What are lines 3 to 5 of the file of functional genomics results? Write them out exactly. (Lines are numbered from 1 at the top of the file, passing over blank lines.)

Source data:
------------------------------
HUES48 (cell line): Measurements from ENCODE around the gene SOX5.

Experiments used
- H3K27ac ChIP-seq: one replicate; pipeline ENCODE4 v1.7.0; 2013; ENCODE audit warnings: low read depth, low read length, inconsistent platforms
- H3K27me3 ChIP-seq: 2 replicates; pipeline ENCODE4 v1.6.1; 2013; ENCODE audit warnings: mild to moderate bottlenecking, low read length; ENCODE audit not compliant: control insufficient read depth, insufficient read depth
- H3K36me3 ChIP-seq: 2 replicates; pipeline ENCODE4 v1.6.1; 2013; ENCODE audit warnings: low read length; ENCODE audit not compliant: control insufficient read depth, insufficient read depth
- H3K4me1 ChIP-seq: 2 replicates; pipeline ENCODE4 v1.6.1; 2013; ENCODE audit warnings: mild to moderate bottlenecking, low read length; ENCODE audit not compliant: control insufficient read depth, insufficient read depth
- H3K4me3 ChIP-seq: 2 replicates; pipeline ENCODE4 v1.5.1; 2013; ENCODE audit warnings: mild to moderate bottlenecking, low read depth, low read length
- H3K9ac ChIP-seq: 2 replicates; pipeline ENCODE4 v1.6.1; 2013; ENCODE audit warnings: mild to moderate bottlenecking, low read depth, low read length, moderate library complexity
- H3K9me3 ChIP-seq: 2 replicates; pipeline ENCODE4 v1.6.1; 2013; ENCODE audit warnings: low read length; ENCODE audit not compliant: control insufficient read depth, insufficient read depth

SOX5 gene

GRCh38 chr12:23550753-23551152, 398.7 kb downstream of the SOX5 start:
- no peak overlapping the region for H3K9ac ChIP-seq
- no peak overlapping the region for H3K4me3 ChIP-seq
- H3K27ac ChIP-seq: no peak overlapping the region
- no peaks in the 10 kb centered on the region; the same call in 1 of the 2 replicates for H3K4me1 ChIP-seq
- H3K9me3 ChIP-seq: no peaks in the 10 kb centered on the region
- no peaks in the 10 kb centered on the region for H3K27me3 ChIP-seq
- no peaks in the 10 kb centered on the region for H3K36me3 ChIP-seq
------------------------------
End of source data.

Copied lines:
- H3K27ac ChIP-seq: one replicate; pipeline ENCODE4 v1.7.0; 2013; ENCODE audit warnings: low read depth, low read length, inconsistent platforms
- H3K27me3 ChIP-seq: 2 replicates; pipeline ENCODE4 v1.6.1; 2013; ENCODE audit warnings: mild to moderate bottlenecking, low read length; ENCODE audit not compliant: control insufficient read depth, insufficient read depth
- H3K36me3 ChIP-seq: 2 replicates; pipeline ENCODE4 v1.6.1; 2013; ENCODE audit warnings: low read length; ENCODE audit not compliant: control insufficient read depth, insufficient read depth